Installing Wall-to-Wall Carpet, Building an Energy Star Certified Home, and Saving Electricity and Protecting Electronics in the Home

Bob meets Scott Howard of Dean's Carpet, John Livermore from the Energy Star Homes program, and Damon Markowski from Leviton to show some of the features built into one of the Mashpee, Massachusetts, affordable homes.

Clip Summary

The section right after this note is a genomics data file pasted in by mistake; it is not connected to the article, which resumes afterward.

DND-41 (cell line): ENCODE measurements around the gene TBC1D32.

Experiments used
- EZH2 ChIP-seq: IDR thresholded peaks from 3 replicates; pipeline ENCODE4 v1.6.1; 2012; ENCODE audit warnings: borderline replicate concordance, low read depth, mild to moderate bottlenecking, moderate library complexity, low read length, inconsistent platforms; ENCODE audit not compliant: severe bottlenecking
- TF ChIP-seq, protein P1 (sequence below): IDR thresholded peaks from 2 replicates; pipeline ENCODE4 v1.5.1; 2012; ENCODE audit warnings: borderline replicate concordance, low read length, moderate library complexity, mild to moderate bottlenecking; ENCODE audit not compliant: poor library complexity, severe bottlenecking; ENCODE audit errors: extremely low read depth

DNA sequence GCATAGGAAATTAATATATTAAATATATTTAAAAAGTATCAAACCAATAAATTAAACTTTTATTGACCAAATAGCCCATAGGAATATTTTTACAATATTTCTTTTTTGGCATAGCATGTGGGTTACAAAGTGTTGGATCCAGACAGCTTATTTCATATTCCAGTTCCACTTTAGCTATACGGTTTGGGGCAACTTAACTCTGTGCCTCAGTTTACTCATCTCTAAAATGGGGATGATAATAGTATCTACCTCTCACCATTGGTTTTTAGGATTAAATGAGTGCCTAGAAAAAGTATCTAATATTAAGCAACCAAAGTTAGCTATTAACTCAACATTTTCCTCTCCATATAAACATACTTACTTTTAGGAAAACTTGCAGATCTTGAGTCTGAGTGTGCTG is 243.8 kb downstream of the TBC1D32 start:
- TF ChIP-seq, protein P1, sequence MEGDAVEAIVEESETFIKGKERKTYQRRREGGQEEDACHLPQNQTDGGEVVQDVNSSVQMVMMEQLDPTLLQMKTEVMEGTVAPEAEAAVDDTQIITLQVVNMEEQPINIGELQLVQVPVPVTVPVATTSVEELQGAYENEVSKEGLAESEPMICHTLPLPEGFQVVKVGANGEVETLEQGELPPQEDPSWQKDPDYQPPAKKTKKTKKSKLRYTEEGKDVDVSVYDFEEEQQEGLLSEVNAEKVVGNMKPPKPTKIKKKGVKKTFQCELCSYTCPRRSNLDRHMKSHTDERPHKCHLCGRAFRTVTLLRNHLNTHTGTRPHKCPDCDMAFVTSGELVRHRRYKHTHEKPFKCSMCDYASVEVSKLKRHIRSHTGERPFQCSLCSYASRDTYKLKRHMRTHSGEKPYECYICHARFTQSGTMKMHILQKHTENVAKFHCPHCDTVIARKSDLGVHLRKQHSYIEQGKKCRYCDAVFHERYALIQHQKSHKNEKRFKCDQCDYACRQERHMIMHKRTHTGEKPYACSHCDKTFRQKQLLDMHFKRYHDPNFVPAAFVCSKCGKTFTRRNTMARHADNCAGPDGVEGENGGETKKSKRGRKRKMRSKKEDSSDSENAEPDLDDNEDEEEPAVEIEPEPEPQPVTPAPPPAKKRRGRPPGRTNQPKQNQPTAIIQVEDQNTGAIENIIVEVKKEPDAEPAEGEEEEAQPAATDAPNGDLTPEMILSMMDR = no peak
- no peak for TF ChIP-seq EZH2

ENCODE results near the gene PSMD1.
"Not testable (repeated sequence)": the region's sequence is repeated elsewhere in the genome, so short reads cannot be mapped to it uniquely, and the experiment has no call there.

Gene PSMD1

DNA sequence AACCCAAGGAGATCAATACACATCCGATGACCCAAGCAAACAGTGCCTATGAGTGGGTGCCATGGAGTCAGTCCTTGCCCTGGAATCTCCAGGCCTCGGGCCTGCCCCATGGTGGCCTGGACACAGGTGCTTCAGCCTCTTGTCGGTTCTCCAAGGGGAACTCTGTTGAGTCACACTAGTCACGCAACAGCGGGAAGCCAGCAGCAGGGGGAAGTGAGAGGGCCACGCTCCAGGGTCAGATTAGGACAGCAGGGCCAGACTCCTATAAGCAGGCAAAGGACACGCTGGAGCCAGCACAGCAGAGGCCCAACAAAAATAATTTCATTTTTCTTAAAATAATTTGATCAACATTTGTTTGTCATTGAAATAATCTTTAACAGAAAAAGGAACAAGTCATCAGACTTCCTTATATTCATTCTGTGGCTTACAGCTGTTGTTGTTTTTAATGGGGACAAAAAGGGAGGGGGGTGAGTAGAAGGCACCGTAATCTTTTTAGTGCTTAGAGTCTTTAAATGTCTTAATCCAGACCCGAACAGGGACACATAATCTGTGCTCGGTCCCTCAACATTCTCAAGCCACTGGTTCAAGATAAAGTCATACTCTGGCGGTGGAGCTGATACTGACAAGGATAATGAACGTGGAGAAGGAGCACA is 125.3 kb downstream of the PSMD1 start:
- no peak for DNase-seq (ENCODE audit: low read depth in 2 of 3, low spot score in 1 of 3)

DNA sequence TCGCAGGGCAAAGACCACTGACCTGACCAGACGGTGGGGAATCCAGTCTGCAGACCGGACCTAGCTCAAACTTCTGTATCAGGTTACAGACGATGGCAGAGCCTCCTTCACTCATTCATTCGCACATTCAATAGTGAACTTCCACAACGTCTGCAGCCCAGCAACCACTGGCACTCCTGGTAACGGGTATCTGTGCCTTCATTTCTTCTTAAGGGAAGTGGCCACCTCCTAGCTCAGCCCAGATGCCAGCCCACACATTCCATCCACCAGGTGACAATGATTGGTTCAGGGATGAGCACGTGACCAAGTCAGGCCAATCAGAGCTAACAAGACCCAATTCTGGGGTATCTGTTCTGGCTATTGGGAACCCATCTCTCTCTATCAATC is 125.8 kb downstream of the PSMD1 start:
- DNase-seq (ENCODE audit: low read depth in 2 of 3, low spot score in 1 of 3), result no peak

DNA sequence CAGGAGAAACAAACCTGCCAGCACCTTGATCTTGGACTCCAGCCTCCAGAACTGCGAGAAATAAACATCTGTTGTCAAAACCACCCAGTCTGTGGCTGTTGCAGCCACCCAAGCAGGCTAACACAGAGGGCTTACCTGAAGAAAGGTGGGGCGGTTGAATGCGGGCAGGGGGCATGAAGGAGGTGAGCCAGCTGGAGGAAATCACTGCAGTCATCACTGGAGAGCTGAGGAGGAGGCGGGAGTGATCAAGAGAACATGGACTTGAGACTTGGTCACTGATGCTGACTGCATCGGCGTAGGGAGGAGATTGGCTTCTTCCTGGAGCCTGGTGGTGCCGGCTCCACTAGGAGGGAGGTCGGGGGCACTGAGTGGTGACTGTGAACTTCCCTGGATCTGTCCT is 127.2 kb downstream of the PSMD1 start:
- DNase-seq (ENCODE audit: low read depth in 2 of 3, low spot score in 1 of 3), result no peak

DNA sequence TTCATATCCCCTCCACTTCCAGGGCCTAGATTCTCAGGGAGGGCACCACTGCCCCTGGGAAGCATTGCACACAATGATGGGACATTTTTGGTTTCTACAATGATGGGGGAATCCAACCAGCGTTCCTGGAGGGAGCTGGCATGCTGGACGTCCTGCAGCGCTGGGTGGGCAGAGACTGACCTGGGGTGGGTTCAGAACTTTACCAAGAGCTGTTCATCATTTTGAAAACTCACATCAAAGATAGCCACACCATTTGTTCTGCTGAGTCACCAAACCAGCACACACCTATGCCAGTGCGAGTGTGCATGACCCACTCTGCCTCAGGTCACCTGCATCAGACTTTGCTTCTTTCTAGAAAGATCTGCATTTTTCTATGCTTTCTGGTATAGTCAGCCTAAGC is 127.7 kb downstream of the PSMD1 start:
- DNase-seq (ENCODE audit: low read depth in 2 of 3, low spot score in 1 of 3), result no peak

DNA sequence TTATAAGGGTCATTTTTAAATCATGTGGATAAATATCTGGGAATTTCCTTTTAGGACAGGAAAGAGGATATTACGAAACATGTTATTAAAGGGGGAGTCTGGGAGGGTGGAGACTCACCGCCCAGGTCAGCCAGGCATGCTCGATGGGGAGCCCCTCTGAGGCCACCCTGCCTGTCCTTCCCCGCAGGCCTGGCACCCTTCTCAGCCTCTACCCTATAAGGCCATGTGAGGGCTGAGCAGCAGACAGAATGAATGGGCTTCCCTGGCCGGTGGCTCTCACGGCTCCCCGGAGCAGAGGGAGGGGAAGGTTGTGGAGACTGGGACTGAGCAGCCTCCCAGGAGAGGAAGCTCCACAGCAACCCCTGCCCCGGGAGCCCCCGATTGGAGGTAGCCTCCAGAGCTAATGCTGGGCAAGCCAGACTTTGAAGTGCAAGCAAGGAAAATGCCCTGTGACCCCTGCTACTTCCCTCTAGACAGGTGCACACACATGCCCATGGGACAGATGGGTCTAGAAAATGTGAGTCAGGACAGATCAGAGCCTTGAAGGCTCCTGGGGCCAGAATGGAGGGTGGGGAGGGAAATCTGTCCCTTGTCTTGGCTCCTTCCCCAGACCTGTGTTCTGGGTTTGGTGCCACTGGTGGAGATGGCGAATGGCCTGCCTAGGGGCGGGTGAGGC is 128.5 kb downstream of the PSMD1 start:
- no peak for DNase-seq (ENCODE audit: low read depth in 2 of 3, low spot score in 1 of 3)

Bob meets Scott Howard of Dean's Carpet as he installs Stainmaster nylon carpet in one of the Mashpee, Massachusetts, affordable homes. This nylon carpet is engineered to fight off stains from kids, pets, and food. Howard uses an eight-pound rebond pad underneath that is made from recycled foam and will last the life of the carpet. This type of installation is not for do-it-yourselfers since there are so many specialized tools required. The installers fit carpet under the baseboard heat enclosure and tamp it onto the tackless underneath for a tight fit. John Livermore joins Bob to explain the Energy Star Homes program started in the 1970s by the U.S. Environmental Protection Agency. The red blower door is in place to do the blower door test required for certification as an Energy Star Home. Certified homes must be at least 30 percent more efficient than the model energy efficiency code. Once certified, homeowners and builders are eligible for rebates and services from a consortium of utilities and energy service providers. Livermore reviews key areas of energy-efficient building with Bob, including air sealing. He repeats the builders' motto, build tight and ventilate right Damon Markowski from Leviton shows Bob the dimmers that have been installed to control light levels and save power. Leviton has also provided a built-in surge pression module that protects all of the electronic components of the home, including the cable television and phone, from damaging power surges.